Dated to 82 AD, The Triumphal (Honorific) Arch of Titus was built and dedicated to Emperor Domitian to honor his Brother, Titus – in The City of Rome. The Arch commemorates Titus (and to a lessor degree His Father, Vespasian) – and his Victory over The Jews during The First Jewish War (Judaean Revolt 73 AD). The interior of The Arch features reliefs of Titus' entrance into Jerusalem, the sacking of Herod's Temple – as well as a depiction of The Jewish religious symbol The Menorah.
The building of Triumphal Arches were seen as the ultimate honor for a Conquering General of Emperor. Built throughout Rome, the iconic stone structures were duplicated throughout The Roman Empire (Provinces) – seen as a symbol of ''true'' Rome.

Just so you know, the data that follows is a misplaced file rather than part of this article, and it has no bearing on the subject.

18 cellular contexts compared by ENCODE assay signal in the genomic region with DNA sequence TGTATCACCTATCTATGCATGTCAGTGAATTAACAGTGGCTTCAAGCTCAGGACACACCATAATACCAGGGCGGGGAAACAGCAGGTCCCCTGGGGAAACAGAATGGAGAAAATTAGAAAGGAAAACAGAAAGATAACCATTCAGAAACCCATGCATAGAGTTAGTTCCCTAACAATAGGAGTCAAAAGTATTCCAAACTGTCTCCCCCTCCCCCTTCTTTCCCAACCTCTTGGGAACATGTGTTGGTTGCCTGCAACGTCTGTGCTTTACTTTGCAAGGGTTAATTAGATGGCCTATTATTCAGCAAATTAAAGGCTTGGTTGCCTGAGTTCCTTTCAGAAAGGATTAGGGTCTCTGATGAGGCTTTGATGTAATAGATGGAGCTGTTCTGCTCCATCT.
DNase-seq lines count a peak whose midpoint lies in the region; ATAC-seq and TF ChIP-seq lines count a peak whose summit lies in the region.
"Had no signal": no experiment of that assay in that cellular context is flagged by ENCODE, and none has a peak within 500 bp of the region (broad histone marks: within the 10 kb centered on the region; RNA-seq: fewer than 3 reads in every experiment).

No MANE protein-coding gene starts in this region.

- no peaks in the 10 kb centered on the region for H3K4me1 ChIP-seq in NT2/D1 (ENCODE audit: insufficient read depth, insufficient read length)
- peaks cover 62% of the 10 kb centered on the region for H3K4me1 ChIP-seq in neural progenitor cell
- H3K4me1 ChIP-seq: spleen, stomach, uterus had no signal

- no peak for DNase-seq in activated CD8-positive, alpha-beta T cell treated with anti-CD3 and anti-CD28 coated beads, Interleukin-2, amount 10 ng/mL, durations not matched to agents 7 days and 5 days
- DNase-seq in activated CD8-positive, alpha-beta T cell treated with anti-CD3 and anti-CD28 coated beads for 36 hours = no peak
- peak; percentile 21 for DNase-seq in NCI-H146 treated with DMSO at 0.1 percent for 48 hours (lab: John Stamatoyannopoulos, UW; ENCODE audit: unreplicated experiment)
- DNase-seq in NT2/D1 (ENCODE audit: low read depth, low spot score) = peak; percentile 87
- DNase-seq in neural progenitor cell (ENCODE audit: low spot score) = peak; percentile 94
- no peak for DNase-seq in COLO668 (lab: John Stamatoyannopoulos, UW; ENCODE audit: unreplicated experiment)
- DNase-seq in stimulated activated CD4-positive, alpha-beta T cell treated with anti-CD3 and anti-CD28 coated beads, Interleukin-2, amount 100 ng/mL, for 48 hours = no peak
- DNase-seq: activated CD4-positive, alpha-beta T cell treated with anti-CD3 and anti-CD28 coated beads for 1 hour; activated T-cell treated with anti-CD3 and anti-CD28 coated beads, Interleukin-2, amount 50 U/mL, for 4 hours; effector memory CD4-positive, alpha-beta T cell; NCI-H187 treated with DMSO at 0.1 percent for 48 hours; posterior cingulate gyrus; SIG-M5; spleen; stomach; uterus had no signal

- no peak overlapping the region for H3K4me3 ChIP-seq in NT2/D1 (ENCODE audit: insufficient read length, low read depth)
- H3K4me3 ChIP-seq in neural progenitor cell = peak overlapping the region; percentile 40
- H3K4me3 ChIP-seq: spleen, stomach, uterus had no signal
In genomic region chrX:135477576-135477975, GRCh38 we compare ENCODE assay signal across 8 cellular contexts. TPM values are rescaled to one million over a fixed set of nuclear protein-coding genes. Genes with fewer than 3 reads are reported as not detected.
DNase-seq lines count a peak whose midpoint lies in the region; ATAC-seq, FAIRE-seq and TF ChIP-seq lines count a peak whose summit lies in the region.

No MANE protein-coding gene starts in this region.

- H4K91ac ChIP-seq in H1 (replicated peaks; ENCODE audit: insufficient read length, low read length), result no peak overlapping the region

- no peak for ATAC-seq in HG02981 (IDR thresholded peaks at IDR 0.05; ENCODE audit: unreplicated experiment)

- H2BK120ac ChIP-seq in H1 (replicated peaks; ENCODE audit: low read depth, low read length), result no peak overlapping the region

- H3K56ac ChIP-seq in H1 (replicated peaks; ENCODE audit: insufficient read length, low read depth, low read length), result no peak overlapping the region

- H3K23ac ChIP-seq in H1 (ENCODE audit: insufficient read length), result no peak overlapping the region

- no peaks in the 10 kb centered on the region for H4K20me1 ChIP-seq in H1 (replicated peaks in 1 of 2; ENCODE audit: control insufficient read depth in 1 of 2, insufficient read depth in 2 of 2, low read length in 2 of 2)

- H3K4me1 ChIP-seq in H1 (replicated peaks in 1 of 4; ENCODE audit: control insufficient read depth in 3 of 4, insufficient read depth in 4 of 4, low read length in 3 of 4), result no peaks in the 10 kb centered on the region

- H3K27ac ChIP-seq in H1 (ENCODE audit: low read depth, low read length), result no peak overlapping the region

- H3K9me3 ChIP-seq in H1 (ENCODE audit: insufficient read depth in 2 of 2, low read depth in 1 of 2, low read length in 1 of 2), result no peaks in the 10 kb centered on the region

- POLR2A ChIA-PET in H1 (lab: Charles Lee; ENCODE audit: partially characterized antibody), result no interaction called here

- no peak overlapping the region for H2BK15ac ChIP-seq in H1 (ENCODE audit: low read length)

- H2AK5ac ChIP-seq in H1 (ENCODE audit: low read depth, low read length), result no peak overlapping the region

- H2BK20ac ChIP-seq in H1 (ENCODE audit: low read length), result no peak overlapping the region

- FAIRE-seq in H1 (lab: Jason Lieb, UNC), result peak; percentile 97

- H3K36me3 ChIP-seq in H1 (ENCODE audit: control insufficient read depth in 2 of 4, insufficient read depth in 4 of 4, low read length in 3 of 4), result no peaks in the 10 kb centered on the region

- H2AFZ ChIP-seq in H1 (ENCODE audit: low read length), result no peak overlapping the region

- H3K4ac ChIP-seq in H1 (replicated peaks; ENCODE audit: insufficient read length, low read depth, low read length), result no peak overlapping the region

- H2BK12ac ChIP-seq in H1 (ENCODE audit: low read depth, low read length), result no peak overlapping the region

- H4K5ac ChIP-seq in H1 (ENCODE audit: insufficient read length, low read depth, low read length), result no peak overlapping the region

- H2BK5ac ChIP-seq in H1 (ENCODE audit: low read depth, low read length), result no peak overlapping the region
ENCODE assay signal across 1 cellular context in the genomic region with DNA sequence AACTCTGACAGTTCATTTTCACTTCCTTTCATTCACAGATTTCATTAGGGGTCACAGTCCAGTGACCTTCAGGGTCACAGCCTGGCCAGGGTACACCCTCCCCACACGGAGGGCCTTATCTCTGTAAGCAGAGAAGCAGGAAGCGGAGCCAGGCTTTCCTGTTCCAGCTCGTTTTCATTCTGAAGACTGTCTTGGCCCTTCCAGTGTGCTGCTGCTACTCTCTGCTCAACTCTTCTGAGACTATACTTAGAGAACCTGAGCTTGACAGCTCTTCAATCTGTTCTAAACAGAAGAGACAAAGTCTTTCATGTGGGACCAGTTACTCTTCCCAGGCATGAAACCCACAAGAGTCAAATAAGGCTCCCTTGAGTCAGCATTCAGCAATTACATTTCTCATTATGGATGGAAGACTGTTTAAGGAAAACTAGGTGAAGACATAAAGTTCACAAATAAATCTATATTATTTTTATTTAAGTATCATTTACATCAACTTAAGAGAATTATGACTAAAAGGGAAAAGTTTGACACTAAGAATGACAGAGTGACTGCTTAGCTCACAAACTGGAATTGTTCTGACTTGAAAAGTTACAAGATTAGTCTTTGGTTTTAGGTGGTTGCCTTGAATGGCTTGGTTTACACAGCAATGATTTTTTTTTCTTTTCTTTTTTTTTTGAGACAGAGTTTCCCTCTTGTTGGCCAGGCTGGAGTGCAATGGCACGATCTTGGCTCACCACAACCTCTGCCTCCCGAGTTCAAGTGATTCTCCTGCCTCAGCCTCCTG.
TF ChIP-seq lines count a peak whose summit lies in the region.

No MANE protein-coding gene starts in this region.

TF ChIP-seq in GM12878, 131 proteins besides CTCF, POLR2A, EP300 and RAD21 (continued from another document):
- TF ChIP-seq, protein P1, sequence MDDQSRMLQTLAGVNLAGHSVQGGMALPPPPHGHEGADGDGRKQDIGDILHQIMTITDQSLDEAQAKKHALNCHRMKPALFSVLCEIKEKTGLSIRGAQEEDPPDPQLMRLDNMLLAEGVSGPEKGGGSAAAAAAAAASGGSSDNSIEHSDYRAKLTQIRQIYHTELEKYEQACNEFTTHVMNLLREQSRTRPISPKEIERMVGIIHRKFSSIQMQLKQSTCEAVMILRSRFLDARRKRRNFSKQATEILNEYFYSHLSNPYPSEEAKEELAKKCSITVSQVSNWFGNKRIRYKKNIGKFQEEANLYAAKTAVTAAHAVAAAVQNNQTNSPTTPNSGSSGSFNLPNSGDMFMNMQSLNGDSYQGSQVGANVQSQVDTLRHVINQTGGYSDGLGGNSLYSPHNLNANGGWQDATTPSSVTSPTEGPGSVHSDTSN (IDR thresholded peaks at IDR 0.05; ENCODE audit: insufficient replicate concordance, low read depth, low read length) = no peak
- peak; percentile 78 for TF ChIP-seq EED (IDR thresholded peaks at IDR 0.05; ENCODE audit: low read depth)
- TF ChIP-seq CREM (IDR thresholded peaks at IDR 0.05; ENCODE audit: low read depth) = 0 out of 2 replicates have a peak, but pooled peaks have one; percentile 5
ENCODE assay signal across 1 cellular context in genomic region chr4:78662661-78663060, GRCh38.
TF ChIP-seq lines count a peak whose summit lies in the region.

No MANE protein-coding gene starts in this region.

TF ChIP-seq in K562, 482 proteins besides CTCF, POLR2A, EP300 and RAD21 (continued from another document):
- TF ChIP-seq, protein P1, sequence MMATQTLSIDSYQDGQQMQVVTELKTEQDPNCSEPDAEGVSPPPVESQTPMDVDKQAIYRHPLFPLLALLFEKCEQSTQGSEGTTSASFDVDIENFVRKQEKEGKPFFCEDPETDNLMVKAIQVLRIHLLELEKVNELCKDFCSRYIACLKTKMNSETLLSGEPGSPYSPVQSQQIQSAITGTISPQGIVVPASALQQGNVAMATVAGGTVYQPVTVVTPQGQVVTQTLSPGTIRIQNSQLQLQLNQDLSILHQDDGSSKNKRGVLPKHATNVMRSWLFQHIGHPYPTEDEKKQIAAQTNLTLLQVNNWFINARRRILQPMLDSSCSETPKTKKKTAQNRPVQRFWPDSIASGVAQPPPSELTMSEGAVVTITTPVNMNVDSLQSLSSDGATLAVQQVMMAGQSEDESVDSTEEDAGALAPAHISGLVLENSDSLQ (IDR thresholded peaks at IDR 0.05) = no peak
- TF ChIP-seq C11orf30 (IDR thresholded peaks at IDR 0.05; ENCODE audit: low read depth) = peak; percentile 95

Constructed by famed Roman Architect Rabirius, The Arch is made of Marble. The many carved inscriptions were one plated in Bronze and Gold (long since stolen or removed). The Arch is 50-feet in height with a width of 45-feet. The actual inner Arch is 30-feet in width. The addition of the Column Facades on the outside of The Arch are dated to a 19th Century Restoration.
Surviving through disasters both man-made and natural, The Arch of Titus was part of The Medieval perimeter Walling of Rome (13th Century AD). Later, several Popes used The Arch as a ceremonial Site for Church Ritual (15th Century). The Middle Ages Walls long removed and repurposed.
The Arch of Titus is also credited for influencing the construction in 1806 of The French City of Paris ''Arch of Triumph''.